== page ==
Thursday, 01 August 2013 14:21

What Makes a Great Start-Up?

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A few weeks ago I had the pleasure of meeting up with a life-long friend and fellow entrepreneur at one of Chicago’s brightest start-up/technology communities 1871.  My friend had recently been accepted into one of the city’s small business accelerators aimed at clean technology companies.  When I left Chicago in 2000, the city was and still is a diverse, international community known for its awesome eats and world class architecture.  However, outside of a handful of recognizable corporate names, Chicago lacked what areas in Northern California’s Silicon Valley and New York’s Silicon Alley have had for years . . . a unique start-up culture and identity.  Watching my friend and some half dozen other entrepreneurs live out their dreams on stage let me know that the past decade has been kind to area start-ups.  With names like Groupon, Open Table, 37 Signals, and a host of other up and coming companies leading the way, Chicago is definitely on the map.  However, not sure of what to expect that evening I found myself wondering as I watched these innovators take the stage, ‘What makes a great start-up?’

Solve A Real Problem

In 1948, after hearing the challenges faced by the president of a food sales company who wished he could automate the food sales process, Drexel graduate students Norman Woodland and Bernard Silver came up with the idea for the barcode.  It wasn’t until 1973 that their bar code was accepted as the standard Universal Product Code (UPC) for products.  Today the bar code is used wherever physical objects need to be tagged with information and processed by a computer.  Try and imagine a world without barcodes.  Great start-ups solve real problems.

Ideas Are Unique  

During a recent move I came across a box labeled electronics and found my old Sony Walkman.  In my opinion that product was so cutting-edge that I have been unable to let go of my own after all of these years.  In 1979, Sony founder Masaru Ibuka introduced the world’s first portable cassette player, propelling the company into the forefront of electronics and as a result portable music hasn’t been the same since.  Like the Sony Walkman, what makes a great start-up is that their ideas are unique.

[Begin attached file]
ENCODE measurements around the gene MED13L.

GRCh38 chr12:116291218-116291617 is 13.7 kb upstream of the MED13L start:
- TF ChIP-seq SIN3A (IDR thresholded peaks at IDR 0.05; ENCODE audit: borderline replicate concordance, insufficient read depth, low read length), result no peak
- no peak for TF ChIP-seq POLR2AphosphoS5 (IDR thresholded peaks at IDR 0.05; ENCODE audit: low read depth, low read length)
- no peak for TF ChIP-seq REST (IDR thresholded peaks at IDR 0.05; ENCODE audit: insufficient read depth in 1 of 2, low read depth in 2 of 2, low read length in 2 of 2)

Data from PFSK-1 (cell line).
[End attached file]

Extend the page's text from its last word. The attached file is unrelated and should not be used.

There’s Great Potential

In 1913 Henry Ford installed the world’s first moving assembly line, in an effort to control manufacturing costs and deliver a cheaper product to the masses.  In doing so I think that Ford understood that we were becoming a nation of explorers branching out to the far reaches of the country.  His mission was to provide every explorer with the one tool they needed to venture out, just as long as they didn’t mind the color black.  Great start-ups recognize the enormous potential in what they are doing and look for ways to capitalize on it.

A Founder’s Passion

As I listened to my friend and the other entrepreneurs pitch their ideas to a room of hundreds, one thing was very clear.  Regardless of the industry (education, energy, fashion, water) successful start-ups have passionate founders.  It’s not only that the founders are passionate about what they do but they also understand that small business success doesn’t happen overnight.  Over the years these owners have stayed committed to their dreams despite the many challenges and realize that their time is now.

There are other factors that I believe contribute to making a great start-up.  Great start-ups know their target markets well.  Taking a look at well established organizations, you could make the case that great start-ups have strong management teams.  Lastly, great start-ups have the ability to scale their business quickly.  If you can master these start-up tips at the beginning, it just might increase the chances of taking your company from just plain good to great. 

Cavanaugh L. Gray

Cavanaugh L. Gray ( is the Director of Business Development for The Entrepreneur Café, L.L.C (877) 511-4820.  For more information on what makes a great start-up or to read a chapter from his new book The Entrepreneurial Spirit Lives: 25 Tales to Help Entrepreneurs Start, Grow, and Succeed in Small Business log on to  For more information on how to start, grow and succeed in small business, ‘Like’ on Facebook, ‘Follow’ on Twitter @TheECafe or ‘Connect’ on LinkedIn.